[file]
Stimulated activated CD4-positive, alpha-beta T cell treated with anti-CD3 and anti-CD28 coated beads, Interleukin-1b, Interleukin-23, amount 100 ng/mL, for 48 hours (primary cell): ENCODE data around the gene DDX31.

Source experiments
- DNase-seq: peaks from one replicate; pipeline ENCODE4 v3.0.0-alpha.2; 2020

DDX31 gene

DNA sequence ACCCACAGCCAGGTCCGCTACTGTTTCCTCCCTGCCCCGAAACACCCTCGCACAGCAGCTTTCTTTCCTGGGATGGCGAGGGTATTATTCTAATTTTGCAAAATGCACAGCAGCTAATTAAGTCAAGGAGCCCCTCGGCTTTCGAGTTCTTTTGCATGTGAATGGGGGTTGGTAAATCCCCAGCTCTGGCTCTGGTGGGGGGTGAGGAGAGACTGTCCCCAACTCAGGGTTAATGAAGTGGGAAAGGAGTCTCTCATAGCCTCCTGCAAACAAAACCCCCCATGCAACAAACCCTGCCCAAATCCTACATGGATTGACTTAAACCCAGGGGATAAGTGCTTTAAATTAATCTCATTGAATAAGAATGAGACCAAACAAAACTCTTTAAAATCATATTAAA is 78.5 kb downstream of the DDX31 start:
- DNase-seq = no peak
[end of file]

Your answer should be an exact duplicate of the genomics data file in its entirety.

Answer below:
Stimulated activated CD4-positive, alpha-beta T cell treated with anti-CD3 and anti-CD28 coated beads, Interleukin-1b, Interleukin-23, amount 100 ng/mL, for 48 hours (primary cell): ENCODE data around the gene DDX31.

Source experiments
- DNase-seq: peaks from one replicate; pipeline ENCODE4 v3.0.0-alpha.2; 2020

DDX31 gene

DNA sequence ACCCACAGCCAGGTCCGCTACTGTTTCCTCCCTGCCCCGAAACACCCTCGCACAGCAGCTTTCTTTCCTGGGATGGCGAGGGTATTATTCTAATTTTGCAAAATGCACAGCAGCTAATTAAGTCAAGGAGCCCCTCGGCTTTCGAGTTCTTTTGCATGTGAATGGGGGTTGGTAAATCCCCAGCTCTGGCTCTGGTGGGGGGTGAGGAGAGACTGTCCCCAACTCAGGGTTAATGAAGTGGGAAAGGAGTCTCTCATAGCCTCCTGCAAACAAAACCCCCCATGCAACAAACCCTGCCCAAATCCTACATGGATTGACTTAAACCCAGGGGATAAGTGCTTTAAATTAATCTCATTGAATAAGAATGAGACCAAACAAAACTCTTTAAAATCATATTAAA is 78.5 kb downstream of the DDX31 start:
- DNase-seq = no peak